Dropbox is a great service, that does one thing, and does it very well – it makes sure your important files are backed-up and synchronized between your different computers, seamlessly, reliably and for free. (Disclaimer – if you subscribe through the link I posted, both you and I will get an extra 250 megabytes of storage).
I just saw this great post on Lifehacker that explains how to get an additional gigabyte of free online storage on Dropbox, in addition to the 2 gigabytes they give to everyone. When I started going through the motions described in the post, I got excited about the excellent marketing and product ideas the Dropbox people engineered.
For you to get the first 250mb, you simply have to complete a few basic steps: You need to skim through a short tutorial on how to use Dropbox, you need to install it on at least two computers, and you need to share a folder with a friend. These simple requirements use your desire to get a small capacity upgrade to teach you important things about the product. Teaching your users how to use the product you’re building is a far from trivial task – users will insist on ignoring your best features, user manuals, and help tutorials. The genious here is that now, Dropbox users suddenly have motivation to do all these things – and motivated users make for good students. I love how they don’t only make you go through the tutorial, but actually use two core features (synchronizing and sharing) to get the capacity upgrade.
The second, and not less brilliant tale is how you get another 750mb for free. This time, they divided the free loot between discrete, simple tasks. First, you can connect your social accounts to Dropbox (without posting anything there). This is relatively innocent, and you really have no reason not to do this (hey, who would refuse a free 384mb for nothing).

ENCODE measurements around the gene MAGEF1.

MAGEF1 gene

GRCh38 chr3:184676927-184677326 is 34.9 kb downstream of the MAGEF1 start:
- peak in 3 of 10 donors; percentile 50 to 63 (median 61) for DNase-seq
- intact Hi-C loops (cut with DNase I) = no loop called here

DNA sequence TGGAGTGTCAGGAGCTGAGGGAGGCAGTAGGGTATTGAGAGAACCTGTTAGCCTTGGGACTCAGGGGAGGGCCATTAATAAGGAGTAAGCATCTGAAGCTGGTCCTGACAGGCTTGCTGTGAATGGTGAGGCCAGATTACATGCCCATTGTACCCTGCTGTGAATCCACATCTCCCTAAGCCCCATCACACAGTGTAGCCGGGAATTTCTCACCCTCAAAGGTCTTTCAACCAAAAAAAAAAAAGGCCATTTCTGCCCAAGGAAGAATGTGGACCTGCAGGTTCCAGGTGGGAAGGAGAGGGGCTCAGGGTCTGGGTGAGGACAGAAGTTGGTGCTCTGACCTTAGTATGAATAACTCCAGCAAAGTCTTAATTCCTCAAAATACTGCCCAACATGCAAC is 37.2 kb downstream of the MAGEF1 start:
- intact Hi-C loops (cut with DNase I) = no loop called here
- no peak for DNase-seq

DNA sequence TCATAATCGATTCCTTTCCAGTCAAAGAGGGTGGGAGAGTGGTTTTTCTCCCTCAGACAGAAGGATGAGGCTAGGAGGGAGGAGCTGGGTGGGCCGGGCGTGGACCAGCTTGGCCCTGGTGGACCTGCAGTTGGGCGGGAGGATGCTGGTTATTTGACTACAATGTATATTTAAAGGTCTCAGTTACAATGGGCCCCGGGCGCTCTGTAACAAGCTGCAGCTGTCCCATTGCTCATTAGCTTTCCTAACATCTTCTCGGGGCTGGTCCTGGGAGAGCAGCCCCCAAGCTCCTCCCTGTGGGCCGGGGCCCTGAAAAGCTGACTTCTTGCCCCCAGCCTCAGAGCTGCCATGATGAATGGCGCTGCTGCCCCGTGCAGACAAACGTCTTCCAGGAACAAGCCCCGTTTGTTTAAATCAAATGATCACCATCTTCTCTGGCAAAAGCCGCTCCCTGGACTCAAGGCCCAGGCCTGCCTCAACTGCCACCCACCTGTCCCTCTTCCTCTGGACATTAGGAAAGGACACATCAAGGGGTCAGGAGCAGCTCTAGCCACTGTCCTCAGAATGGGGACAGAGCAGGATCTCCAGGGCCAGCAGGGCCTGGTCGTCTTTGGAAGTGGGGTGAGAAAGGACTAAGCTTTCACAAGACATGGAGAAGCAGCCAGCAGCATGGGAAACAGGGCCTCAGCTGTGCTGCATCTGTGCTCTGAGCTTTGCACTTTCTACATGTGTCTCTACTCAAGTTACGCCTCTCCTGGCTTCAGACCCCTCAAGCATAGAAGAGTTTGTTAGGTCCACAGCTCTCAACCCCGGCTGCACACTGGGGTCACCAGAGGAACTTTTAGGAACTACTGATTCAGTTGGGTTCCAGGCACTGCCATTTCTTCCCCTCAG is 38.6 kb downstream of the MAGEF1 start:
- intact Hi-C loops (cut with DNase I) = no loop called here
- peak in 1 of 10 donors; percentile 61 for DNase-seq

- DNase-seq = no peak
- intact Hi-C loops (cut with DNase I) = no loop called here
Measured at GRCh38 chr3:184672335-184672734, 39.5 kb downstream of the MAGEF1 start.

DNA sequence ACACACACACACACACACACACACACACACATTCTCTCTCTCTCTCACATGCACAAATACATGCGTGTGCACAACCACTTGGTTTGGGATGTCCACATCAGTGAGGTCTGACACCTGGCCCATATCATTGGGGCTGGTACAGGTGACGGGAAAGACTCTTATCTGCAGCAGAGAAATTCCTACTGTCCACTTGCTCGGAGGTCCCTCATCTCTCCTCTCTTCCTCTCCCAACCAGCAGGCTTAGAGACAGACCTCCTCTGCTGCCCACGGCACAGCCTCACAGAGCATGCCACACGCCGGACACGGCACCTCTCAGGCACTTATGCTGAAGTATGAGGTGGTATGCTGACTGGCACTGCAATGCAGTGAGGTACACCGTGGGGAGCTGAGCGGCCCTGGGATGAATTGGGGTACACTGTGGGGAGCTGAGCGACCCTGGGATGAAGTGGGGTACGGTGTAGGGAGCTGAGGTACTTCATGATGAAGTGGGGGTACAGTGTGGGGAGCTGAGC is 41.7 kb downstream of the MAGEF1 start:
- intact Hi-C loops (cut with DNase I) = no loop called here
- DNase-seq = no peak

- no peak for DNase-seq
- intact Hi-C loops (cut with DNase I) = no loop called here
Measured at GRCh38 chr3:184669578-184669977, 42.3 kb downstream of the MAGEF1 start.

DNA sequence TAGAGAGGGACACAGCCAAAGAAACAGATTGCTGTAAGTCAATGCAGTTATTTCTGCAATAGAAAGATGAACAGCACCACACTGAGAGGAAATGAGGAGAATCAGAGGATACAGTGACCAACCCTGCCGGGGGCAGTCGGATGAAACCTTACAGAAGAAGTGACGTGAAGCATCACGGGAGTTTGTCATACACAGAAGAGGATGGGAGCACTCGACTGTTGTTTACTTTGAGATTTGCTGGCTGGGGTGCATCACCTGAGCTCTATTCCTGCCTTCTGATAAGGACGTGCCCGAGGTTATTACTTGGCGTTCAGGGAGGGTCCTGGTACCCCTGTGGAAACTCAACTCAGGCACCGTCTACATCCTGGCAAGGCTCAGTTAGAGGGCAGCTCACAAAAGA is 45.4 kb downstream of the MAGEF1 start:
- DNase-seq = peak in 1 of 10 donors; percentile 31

Then, they ask you to tell them “Why do you love Dropbox?” This is relatively easy, because at this points odds are you really do love dropbox, and you don’t mind taking a minute to formulate it in a one-liner.
Now comes the kicker. After you’ve done all of the above, you can get an extra 250mb by simply sharing what you already wrote about Dropbox on Facebook and Twitter. You might feel less inclined to post random status on Facebook just to get some free space, but in this case I personally felt more comfortable doing so because, after all, this is stuff I already told Dropbox about – the distance between this to creating one more status line on Facebook is not much (just a button click, in fact).
The benefit to Dropbox, as you can imagine, is huge. Again, users are being motivated, and this time they are driven to generate and share positive feedback about the product! Driving users is a hard thing to do, and the Dropbox team does it in an inspiring way.
Bonus / Marketing plug: If you reached it so far, you own an iPhone, and live in Israel, please give my friend and teammate Roman a visit on his new Dr iPhones website. He’s a really talented guy (at fixing iPhones, among other things), and he’s cheaper and more reliable than some of the alternatives.